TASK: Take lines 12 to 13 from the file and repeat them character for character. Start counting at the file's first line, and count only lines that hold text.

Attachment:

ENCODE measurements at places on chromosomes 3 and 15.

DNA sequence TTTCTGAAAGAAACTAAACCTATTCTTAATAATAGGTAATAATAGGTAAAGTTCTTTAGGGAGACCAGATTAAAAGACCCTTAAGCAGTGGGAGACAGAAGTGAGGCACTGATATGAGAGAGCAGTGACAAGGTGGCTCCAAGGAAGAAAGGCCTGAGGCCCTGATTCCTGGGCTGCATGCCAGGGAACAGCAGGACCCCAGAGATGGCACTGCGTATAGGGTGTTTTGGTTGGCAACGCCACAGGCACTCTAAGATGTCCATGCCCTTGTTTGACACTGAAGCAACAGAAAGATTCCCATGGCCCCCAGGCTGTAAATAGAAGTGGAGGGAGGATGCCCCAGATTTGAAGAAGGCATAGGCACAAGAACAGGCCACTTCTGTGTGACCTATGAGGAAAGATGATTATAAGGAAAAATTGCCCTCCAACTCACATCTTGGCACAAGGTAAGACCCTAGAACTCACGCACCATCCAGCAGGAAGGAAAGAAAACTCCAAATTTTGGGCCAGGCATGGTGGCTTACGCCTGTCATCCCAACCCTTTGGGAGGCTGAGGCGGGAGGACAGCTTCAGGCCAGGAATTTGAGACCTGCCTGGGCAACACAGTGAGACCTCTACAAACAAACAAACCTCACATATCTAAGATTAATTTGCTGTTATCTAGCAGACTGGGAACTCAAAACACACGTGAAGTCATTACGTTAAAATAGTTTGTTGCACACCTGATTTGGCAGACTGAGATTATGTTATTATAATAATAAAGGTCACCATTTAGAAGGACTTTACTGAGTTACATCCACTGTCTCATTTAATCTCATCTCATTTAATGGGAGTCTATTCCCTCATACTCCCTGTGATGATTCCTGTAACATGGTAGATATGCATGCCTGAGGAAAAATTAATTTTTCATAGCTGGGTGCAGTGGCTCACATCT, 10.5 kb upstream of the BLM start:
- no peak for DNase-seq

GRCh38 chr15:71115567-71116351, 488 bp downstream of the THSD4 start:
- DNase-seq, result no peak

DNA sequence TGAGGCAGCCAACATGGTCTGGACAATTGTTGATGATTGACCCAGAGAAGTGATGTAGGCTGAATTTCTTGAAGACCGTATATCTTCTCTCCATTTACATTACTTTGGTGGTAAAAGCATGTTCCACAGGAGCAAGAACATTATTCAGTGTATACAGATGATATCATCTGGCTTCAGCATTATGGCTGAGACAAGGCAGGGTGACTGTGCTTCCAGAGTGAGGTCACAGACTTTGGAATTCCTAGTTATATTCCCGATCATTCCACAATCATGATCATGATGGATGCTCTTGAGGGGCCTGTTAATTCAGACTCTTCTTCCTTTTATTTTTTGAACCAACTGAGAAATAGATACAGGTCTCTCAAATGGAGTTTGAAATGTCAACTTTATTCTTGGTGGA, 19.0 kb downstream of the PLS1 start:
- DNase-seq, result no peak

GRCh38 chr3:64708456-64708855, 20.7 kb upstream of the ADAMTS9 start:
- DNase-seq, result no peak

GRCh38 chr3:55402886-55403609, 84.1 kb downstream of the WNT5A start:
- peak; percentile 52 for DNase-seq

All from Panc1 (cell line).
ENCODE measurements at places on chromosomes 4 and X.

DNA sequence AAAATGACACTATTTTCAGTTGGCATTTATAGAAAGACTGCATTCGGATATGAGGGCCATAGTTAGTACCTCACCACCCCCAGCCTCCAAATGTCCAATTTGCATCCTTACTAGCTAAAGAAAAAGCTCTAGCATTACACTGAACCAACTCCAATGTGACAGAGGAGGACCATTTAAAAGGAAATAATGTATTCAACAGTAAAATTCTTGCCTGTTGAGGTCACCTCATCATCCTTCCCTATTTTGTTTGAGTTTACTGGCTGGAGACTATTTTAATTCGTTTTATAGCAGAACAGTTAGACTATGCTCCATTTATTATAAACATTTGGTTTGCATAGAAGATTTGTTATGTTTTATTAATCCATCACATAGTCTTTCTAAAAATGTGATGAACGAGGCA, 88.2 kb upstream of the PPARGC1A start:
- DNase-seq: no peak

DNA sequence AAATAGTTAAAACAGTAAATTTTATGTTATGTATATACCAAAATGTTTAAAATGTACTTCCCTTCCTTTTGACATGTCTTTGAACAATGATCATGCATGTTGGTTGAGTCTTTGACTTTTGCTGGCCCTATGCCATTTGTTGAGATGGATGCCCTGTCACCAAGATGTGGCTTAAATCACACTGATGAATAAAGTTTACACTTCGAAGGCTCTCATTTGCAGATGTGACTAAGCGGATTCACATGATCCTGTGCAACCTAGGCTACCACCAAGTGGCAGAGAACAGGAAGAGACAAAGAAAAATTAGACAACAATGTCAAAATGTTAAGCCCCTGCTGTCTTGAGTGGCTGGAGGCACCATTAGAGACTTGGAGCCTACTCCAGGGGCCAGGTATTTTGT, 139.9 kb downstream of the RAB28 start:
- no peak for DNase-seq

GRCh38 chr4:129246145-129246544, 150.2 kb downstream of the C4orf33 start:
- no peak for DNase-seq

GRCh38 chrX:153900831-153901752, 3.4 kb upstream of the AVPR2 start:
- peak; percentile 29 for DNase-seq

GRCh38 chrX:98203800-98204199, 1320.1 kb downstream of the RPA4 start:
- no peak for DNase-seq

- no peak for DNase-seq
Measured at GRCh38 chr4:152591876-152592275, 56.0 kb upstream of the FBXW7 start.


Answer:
All from Panc1 (cell line).
ENCODE measurements at places on chromosomes 4 and X.